Comments by hodgmo

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Posted on February 15 at 9:21 p.m.

JohnTieber is correct when he suggests we should all get the MMR vaccination.

On Viral Immunity

Posted on February 15 at 6:14 p.m.

“I encourage Starshine to use her power of word to stick to what she is most talented at — rather than medical advice that is so full of tricksterism that it is truly scary.” Dale Figtree

Mr. Figtree need only to look into a mirror to see the trickster here. Starshine’s position is consistent with reality and sound medical advice, for example:

Key facts
• Measles is one of the leading causes of death among young children even though a safe and cost-effective vaccine is available.
• In 2013, there were 145 700 measles deaths globally – about 400 deaths every day or 16 deaths every hour.
• Measles vaccination resulted in a 75% drop in measles deaths between 2000 and 2013 worldwide.
• In 2013, about 84% of the world's children received one dose of measles vaccine by their first birthday through routine health services – up from 73% in 2000.
• During 2000-2013, measles vaccination prevented an estimated 15.6 million deaths making measles vaccine one of the best buys in public health.

On Viral Immunity

Posted on February 15 at 5:46 p.m.

“In the churning over the refusal of some parents to immunize their children against certain diseases, a venerable Latin phrase may prove useful: Post hoc, ergo propter hoc. It means, “After this, therefore because of this.” In plainer language: Event B follows Event A, so B must be the direct result of A. It is a classic fallacy in logic. It is also a trap into which many Americans have fallen. That is the consensus among health professionals trying to contain recent spurts of infectious diseases that they had believed were forever in the country’s rearview mirror. They worry that too many people are not getting their children vaccinated, out of a conviction that inoculations are risky. Some parents feel certain that vaccines can lead to autism, if only because there have been instances when a child got a shot and then became autistic. Post hoc, ergo propter hoc. Making that connection between the two events, most health experts say, is as fallacious in the world of medicine as it is in the field of logic.”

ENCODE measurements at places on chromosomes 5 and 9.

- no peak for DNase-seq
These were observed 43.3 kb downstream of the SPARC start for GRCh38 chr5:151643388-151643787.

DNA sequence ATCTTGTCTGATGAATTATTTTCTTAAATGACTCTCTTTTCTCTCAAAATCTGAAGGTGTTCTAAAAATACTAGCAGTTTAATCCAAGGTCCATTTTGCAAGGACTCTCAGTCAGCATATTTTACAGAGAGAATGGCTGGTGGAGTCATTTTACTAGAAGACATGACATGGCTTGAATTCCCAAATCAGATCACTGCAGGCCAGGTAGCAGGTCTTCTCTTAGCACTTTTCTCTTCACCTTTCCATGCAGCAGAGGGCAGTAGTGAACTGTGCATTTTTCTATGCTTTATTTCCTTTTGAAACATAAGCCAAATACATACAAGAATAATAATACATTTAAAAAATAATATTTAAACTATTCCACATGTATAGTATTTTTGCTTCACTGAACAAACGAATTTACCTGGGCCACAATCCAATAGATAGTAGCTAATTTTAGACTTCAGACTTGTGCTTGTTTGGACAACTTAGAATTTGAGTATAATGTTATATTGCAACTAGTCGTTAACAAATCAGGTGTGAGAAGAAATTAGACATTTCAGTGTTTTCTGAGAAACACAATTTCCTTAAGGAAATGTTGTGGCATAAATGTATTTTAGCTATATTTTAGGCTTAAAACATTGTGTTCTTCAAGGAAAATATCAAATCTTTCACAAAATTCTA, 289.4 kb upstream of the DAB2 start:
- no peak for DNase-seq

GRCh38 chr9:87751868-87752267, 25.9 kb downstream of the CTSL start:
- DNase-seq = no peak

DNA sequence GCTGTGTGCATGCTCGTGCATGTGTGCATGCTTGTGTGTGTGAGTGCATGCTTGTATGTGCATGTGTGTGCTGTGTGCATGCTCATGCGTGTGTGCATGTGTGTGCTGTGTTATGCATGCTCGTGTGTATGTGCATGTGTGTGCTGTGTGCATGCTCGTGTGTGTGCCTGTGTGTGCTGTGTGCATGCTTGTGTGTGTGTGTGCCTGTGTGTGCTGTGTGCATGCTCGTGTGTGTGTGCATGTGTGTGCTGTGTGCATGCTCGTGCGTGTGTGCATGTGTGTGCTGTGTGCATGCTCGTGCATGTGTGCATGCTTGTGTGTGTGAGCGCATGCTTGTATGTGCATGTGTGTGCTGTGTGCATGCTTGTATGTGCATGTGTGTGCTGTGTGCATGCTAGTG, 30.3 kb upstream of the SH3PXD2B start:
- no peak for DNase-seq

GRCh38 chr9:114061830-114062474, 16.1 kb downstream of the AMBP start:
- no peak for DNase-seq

On Herd Immunity or Insanity?

Posted on February 13 at 10:03 p.m.

Tabatha – I hope you are not terribly surprised by the revelation of our water supply being poisoned by reckless oil extraction. I think, as you made clear in several posts, that it was clear to any informed and objective observer that aggressive petrochemical extraction had this collateral result was a significant possibility with little contingency. Clearly the arguments against measure P were inspired by some combination of incompetence and greed. Sit back and wait for the lame bleats to the contrary.

On Santa Barbara Wells Part of Statewide Investigation

Posted on February 11 at 1:56 p.m.

"I dunno the difference." JJ

Gotta agree with you on this one Jarv

On Dildo Wielded During City Council Meeting

Posted on February 11 at 1:52 p.m.

The problem seems to be widespread

On Dildo Wielded During City Council Meeting

Posted on February 11 at 11:34 a.m.

“"…vaccines have nothing to do with autism..." is false” is false.

On Autism Enlightenment

Posted on February 11 at 11:22 a.m.

Same different topic, different loon:

On Immune to the Facts?

Posted on February 11 at 10:24 a.m.

Thanks for a constructive letter Starshine. Perhaps your reaching out to the anti-vaxxers will lead to some of them becoming responsible members of the community.

Besides excluding unvaccinated children (except those with valid medical exclusions) from public schools, perhaps the unvaccinated should be denied health insurance – or at least be required to pay a premium that covers the collateral damage (eg, surge in measles, whooping cough) caused by their negligence.

On Immune to the Facts?

Posted on February 11 at 9:52 a.m.

The letter makes a good point: without a doubt “children with autism are lovable.” One shouldn't be ashamed of a family member with autism. Or Downs syndrome, etc. Parents who shoulder the added responsibilities these out-of-ordinary conditions pose with pride and love deserve admiration and support.

Fortunately, vaccines have nothing to do with autism. Penn and Teller tell it best

On Autism Enlightenment

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